“Cities are growing exponentially in the Mediterranean region and this adds to the financial burden of water management,” he said.

Creating awareness of the business opportunities involved in investing in water is urgently needed.

Development banks like the European Investment Bank (EIB) tend to take more risks in financing such projects than commercial banks, said Thomas Van Gilst, head of the EIB’s water division.

Even so the bank has to assess the projects it finances, ensuring they have benefit potential and are able to recover costs.

The EIB will finance up to 50 per cent of the cost of any project, with the remainder made up by contributions from other financial institutions or national authorities.

“Realising the environmental benefits of investing in projects, and the protection they afford depleting natural resources is essential,” Van Gilst said.

Van Gilst believes water tariffs should be revisited as a means of generating money to invest in the sector, though it is difficult, he says, to convince some people that the provision of water for drinking or agriculture is a service for which they should pay.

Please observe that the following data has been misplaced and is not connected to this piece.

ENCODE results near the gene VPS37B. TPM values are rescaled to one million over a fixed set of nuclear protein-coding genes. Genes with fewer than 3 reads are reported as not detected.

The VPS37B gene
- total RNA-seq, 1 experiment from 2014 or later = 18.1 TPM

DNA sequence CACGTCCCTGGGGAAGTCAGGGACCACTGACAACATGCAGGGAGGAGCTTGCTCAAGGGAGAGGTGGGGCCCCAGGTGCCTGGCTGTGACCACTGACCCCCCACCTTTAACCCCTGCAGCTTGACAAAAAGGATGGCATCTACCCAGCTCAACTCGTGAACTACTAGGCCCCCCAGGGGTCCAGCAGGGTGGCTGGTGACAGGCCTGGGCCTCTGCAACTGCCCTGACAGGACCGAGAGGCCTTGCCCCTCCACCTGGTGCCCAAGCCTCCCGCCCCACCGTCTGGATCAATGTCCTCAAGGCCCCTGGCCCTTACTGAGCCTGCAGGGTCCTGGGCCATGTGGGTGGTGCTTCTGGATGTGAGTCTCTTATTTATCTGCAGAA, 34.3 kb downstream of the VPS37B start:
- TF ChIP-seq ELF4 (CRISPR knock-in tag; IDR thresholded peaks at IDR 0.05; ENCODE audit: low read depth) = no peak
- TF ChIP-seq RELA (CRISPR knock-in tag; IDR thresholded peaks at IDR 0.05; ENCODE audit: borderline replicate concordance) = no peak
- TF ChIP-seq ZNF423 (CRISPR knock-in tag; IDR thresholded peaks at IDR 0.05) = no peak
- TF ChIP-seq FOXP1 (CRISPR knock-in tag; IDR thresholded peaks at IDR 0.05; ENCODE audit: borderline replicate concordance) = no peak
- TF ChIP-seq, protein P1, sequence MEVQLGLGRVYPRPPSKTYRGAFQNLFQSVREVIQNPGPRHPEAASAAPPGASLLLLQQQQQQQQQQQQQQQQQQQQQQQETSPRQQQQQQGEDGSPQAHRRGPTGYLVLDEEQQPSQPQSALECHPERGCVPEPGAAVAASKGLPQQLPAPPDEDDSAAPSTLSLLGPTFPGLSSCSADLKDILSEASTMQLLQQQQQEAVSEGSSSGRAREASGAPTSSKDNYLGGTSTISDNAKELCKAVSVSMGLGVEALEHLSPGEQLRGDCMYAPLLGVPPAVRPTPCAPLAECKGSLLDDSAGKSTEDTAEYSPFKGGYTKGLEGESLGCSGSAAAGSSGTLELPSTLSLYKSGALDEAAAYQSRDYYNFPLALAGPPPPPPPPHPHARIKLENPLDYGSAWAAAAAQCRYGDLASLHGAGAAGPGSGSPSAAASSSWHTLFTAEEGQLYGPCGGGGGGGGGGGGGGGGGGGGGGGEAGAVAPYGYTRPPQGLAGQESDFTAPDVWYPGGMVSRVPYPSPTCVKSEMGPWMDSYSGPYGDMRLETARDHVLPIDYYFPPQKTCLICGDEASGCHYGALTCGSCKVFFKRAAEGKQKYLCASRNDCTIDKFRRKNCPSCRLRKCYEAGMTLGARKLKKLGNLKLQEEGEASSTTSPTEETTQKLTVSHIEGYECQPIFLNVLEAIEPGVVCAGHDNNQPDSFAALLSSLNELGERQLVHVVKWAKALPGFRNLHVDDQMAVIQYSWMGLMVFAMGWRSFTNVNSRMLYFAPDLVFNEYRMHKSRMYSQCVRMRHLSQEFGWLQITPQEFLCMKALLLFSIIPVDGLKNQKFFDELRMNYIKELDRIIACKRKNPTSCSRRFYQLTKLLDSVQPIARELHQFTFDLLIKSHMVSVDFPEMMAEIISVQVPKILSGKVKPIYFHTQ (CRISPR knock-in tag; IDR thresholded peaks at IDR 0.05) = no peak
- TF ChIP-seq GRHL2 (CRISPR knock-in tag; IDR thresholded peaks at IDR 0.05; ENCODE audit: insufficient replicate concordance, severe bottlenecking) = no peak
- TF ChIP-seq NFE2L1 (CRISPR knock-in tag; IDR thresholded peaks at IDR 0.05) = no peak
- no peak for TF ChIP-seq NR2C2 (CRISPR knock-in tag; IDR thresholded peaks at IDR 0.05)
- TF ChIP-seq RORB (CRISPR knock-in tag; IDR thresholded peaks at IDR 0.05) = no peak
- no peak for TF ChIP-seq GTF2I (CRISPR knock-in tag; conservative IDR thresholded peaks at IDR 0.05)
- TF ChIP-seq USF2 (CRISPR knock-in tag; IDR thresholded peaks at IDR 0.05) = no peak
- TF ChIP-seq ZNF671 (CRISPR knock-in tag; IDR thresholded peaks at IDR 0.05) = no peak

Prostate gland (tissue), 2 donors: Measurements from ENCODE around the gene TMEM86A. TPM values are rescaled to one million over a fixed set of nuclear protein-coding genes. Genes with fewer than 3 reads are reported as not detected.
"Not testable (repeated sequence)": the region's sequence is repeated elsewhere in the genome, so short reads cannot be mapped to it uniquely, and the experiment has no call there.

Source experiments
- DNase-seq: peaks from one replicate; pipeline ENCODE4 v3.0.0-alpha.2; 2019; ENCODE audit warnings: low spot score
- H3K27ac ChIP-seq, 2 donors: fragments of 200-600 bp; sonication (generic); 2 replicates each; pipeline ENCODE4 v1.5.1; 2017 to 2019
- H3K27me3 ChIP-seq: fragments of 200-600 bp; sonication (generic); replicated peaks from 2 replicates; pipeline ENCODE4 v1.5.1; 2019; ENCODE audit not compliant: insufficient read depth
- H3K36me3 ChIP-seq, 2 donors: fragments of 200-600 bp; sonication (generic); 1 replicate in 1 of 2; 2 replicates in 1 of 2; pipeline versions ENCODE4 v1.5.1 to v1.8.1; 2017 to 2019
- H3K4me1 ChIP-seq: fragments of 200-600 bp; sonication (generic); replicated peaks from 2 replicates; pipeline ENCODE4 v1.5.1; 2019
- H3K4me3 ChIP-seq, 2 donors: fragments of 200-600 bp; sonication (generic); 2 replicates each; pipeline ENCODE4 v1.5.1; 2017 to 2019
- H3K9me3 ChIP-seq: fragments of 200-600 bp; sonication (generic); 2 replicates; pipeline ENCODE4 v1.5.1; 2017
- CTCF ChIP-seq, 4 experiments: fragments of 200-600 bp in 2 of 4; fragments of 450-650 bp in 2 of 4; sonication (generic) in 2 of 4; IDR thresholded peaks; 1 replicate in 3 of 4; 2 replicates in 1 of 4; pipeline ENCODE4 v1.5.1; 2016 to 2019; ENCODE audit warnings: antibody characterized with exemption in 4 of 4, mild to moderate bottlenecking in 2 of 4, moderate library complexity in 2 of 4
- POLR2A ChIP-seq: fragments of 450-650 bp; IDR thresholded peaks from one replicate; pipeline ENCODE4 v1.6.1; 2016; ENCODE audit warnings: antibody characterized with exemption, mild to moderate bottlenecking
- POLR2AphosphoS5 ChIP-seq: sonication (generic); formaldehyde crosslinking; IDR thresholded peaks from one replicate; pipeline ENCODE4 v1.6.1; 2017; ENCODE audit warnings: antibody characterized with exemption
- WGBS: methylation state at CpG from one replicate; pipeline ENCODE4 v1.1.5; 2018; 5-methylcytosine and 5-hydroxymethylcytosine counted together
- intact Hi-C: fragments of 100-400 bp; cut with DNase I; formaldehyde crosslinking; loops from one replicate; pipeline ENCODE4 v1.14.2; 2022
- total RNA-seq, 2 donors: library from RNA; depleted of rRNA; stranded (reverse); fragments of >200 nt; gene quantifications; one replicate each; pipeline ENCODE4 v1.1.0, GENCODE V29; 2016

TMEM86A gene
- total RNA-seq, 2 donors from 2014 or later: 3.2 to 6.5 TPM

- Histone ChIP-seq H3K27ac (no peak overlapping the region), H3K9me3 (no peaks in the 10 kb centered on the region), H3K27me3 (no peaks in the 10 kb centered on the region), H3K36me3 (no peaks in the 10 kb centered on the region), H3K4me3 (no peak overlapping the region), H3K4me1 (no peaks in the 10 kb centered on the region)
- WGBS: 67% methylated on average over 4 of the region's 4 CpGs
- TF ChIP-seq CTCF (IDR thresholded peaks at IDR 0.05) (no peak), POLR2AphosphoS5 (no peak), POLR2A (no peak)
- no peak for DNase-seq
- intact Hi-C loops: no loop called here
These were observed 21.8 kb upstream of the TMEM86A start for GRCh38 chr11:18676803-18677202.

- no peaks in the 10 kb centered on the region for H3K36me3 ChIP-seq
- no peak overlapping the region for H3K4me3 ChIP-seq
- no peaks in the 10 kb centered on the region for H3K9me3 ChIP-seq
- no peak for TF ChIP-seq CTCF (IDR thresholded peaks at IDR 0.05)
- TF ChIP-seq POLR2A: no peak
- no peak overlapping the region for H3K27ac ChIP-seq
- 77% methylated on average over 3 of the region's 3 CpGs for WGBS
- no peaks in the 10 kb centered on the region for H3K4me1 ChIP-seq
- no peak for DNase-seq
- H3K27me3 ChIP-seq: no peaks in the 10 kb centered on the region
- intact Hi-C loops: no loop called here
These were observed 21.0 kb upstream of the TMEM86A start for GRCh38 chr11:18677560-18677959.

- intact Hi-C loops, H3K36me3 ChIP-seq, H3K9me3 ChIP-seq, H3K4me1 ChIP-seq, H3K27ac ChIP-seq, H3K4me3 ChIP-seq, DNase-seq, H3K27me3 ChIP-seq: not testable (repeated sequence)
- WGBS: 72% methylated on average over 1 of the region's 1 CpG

There needs to be more awareness that what is actually being paid for is the treatment and delivery if the water.

There is resistance to increasing the tariffs for water used in manufacturing. Investors see it as an added burden and authorities worry it may lead to manufacturers moving elsewhere.

“I think that collectively as a society, and on a global level, we should agree a tariff on industries for using water, though it will be a difficult thing to do,” said Van Gilst.

Delacamara agrees that the mechanism of water consumption tariffs must be made more progressive, so those who use water inefficiently pay more, with the additional resources going to water sanitation and other water management projects.

“People need to be aware of the consequences of their water consumption.”